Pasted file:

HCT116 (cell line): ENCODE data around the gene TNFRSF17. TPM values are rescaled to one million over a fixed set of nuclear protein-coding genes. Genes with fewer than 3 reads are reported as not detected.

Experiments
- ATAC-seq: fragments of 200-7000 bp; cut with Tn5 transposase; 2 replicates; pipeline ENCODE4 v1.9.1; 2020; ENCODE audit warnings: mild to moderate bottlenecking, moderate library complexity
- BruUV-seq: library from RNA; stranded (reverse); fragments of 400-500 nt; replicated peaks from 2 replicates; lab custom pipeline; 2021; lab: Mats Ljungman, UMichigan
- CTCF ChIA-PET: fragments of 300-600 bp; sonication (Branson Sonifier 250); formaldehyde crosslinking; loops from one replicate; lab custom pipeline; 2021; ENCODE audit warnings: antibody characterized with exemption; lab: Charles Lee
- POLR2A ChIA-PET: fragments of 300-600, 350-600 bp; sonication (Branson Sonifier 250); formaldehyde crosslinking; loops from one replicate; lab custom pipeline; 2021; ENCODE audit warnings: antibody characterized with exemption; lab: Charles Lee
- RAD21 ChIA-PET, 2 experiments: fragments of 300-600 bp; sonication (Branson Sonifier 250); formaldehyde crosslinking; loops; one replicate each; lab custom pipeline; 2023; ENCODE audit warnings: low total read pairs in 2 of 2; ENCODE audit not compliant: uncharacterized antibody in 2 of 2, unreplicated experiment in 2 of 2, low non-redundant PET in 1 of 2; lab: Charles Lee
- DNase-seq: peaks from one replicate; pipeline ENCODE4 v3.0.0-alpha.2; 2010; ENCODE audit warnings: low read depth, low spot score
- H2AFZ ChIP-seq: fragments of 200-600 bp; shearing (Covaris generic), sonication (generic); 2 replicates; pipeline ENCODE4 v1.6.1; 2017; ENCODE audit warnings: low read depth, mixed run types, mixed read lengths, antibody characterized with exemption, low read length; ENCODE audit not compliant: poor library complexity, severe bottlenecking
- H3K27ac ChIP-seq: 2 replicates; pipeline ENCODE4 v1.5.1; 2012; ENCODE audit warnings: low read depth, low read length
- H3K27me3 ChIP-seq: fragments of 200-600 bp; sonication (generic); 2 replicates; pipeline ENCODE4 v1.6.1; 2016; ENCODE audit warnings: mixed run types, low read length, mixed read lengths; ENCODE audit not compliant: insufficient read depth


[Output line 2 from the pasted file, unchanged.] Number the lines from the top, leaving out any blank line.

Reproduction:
Experiments